I lit up the trails and raced with passion and fury. I pushed the out-most limit of what I thought I could hold. I passed probably 10 people within an hour and let the anger fuel my run. 

I got to long branch aid station 10 miles later and saw my crew. I threw my bottle and didn't waste any time stopping to explain. Stephanie was very smart and yelled- "I know EXACTLY what happened!", clarifying I shouldn't waste any more time. I yelled to the volunteers at the aid station that someone MUST be made aware of this course marking debacle since a large chunk of the top 20 had gotten off course or had been directed off course onto a course marked with the same course markings! I'm ALWAYS very grateful to the volunteers and try to show my appreciation by saying thanks, however in passing my yelling probably came off like I being a big asshole. I apologize for that! (...but the race coordinators needed to be aware.)

Coming out of Long Branch I had the advantage of venting to Jeremy who ran behind me. The anger helped push me and fueled my desire to keep passing runners and work my way back up. By the time I finished the Long Branch lolly pop loop I was in 6th place.

I had 13 miles to go, and I knew the competition ahead was fierce. 

I began to feel the effects of my huge effort and became light headed and faint. I started taking in gels more frequently. I pushed harder and embraced the pain. My body responded well to what I asked of it. I only had a half a marathon left. 

Jeremy and I caught the lead female and I had a blast chatting with her. She was from New Hampshire and I liked her immediately as I heard her cheering on runners. We chatted about the White Mountains which was a good distraction and mutual friends from New England like Kevin Tilton. She was crazy strong and I figured we'd be duking it out for the remainder. Luckily I escaped her on a climb. The return route is fun because its an out and back in which you can yell and cheer on runners making their way out to Long Branch. I enjoy doing this and I thought it was cool to hear the lead chick cheering on runners as well.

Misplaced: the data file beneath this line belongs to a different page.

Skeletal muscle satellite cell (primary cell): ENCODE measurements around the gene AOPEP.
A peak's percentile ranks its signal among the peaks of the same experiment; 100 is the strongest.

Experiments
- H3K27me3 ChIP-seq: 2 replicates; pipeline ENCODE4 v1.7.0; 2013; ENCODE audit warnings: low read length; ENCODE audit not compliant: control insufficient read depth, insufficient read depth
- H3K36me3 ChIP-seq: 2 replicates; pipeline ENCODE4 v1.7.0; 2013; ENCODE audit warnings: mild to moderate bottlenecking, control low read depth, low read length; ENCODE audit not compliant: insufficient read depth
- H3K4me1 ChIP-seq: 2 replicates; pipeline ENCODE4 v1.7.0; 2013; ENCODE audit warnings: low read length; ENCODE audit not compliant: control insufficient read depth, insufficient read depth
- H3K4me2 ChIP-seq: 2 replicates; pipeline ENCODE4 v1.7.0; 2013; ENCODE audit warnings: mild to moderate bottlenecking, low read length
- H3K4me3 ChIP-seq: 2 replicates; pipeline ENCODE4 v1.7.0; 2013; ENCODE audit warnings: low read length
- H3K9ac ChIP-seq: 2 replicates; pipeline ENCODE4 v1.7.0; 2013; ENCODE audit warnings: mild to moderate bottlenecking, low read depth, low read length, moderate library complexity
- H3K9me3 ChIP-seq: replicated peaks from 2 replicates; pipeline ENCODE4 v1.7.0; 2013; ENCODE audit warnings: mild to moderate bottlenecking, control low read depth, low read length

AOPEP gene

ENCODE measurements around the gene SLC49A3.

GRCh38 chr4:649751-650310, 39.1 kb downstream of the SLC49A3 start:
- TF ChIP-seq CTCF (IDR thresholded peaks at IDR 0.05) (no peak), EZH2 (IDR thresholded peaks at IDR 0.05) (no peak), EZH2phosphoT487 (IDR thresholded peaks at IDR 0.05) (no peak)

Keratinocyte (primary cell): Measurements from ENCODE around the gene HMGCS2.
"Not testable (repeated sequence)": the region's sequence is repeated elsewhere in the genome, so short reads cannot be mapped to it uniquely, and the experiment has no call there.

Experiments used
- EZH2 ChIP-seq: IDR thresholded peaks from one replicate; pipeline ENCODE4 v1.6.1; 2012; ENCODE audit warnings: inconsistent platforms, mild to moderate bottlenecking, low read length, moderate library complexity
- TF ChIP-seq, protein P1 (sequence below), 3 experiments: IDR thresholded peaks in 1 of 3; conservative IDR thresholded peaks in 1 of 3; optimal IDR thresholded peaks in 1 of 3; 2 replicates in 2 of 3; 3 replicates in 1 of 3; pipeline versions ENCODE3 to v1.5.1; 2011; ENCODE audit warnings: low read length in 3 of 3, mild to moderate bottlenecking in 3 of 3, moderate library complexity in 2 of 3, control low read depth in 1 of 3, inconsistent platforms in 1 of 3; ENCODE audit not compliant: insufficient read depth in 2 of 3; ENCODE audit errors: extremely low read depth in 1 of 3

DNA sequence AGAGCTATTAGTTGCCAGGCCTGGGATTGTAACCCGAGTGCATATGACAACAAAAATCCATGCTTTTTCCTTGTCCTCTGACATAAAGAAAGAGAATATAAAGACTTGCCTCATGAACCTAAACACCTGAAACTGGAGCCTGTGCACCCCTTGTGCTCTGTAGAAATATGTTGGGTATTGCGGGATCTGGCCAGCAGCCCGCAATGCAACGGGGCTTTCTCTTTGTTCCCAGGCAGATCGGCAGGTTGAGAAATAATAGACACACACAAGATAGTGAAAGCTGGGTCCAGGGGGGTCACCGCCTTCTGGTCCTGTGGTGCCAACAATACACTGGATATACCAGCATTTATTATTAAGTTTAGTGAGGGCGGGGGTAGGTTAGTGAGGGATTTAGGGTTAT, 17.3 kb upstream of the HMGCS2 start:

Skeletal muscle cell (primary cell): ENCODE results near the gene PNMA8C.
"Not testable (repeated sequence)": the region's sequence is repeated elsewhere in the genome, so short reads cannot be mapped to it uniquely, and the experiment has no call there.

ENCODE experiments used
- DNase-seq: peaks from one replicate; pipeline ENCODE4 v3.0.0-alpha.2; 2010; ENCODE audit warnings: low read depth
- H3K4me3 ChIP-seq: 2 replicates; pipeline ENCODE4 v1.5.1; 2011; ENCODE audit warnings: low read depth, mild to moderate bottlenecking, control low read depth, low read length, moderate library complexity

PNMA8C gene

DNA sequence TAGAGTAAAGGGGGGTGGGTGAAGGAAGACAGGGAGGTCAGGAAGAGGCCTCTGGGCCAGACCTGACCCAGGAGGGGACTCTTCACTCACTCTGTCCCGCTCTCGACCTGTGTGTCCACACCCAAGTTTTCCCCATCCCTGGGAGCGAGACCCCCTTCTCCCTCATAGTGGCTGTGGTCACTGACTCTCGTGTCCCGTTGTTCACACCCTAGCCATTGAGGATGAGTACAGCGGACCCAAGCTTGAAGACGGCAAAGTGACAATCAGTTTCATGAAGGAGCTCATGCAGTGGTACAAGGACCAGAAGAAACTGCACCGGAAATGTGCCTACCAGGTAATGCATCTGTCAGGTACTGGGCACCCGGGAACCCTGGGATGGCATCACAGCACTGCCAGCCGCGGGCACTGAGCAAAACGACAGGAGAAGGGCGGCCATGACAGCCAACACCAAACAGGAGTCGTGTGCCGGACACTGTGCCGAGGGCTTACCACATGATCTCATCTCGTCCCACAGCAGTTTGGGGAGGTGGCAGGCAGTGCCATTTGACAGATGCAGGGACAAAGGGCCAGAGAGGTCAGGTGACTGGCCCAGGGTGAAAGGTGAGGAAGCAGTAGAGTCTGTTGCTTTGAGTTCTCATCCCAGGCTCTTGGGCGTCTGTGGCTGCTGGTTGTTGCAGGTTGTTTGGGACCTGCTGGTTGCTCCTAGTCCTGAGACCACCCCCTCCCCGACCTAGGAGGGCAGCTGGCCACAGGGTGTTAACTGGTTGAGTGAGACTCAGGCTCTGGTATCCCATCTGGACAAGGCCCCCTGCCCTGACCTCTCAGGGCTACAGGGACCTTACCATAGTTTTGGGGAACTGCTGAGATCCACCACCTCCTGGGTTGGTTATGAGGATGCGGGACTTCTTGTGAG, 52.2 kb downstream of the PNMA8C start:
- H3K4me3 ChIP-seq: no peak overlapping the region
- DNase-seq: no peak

In the closing miles I cat-and-moused with another runner, a guy I had yet to meet, but we chatted pleasantly when our tired breath allowed it.  I passed him rather easily on a climb and I thought he was done for, but then a few minutes later he passed me with authority on a flat stretch. This continued for some time. I would run all the climbs and catch him, and then he would take off. 

I wanted to let him go but I told myself to dig harder and fight. Luckily for me, the closing miles became hillier towards the finish and I out-climbed him on the final hill. I dug deep and destroyed myself and lost him by a good enough distance he was out of sight.

I'm assuming we both thought battling for 4th was pointless. 

What I didn't know is that he and I had somehow passed Jessie Davis at an aid station and he and I were actually battling for 3rd place for a podium spot!

I crossed the finish line in third place completing my own "Tour de Lookout Podium" with a win in 2010, a second in 2011, and now a third in 2013. Hahahaha... I would say this was my strongest run there. 

I was elated to do what I thought was impossible after the 30 minute, 3+mile side trip. Many thanks to Stephanie for some great crewing which saved me minutes on the day at aid stations! I owe you this one!

Many congrats to all the Louisville friends who finished this beastly race. The conditions were some of the worst I've ever seen. Rhonda Curry, Andrew Thai, and Rob Putz- I'm impressed.  

Up next is The Pistol 100 mile in January only 3 weeks away followed by another Rock Creek race (if registration opens) the Thunder Rock 100 mile.